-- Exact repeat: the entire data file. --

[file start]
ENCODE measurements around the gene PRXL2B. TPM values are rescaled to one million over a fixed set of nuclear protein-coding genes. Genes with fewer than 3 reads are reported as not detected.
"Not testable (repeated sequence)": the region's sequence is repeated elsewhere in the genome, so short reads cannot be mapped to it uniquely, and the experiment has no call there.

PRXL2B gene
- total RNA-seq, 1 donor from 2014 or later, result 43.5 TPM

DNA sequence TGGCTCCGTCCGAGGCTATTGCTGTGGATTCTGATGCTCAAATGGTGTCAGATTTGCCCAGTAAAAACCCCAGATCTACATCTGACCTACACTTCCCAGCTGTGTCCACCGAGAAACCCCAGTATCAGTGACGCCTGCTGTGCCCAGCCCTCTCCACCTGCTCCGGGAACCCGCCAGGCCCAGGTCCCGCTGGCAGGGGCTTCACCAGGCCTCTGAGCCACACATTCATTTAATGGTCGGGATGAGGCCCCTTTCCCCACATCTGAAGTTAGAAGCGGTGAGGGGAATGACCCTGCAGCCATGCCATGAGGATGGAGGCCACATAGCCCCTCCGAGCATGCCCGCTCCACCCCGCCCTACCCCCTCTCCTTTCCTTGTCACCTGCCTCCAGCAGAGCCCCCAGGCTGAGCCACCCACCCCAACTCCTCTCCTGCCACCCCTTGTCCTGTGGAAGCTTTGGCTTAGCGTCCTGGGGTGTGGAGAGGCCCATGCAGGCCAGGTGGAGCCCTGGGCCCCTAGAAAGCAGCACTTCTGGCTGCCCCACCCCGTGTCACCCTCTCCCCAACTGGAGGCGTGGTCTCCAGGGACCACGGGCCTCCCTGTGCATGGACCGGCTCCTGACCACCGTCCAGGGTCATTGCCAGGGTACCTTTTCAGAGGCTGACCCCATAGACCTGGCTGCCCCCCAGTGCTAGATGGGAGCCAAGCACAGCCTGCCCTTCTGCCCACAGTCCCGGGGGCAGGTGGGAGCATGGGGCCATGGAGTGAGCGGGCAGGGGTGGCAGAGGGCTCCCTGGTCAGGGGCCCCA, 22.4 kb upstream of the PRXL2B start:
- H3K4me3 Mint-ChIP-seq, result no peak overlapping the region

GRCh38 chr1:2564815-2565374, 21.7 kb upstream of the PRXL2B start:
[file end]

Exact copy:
ENCODE measurements around the gene PRXL2B. TPM values are rescaled to one million over a fixed set of nuclear protein-coding genes. Genes with fewer than 3 reads are reported as not detected.
"Not testable (repeated sequence)": the region's sequence is repeated elsewhere in the genome, so short reads cannot be mapped to it uniquely, and the experiment has no call there.

PRXL2B gene
- total RNA-seq, 1 donor from 2014 or later, result 43.5 TPM

DNA sequence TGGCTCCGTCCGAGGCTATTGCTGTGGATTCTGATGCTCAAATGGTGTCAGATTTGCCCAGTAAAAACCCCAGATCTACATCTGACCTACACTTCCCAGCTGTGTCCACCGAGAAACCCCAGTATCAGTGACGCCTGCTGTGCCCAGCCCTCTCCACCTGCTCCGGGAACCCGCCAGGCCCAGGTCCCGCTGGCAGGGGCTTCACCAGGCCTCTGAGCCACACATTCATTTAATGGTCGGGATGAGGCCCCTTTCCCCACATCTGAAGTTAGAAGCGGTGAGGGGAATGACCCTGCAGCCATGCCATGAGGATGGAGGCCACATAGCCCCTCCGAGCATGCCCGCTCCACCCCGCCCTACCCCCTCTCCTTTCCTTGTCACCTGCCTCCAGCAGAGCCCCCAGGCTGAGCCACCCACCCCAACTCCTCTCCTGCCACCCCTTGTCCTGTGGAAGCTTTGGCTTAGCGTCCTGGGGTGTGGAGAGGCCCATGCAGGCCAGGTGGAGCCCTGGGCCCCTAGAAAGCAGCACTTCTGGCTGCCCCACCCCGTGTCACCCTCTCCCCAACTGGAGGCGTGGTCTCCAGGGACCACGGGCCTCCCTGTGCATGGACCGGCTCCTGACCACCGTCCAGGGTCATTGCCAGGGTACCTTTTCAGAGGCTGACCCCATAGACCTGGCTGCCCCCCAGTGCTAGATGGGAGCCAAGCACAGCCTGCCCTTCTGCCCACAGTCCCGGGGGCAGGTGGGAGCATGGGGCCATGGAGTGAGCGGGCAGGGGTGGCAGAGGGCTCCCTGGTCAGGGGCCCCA, 22.4 kb upstream of the PRXL2B start:
- H3K4me3 Mint-ChIP-seq, result no peak overlapping the region

GRCh38 chr1:2564815-2565374, 21.7 kb upstream of the PRXL2B start: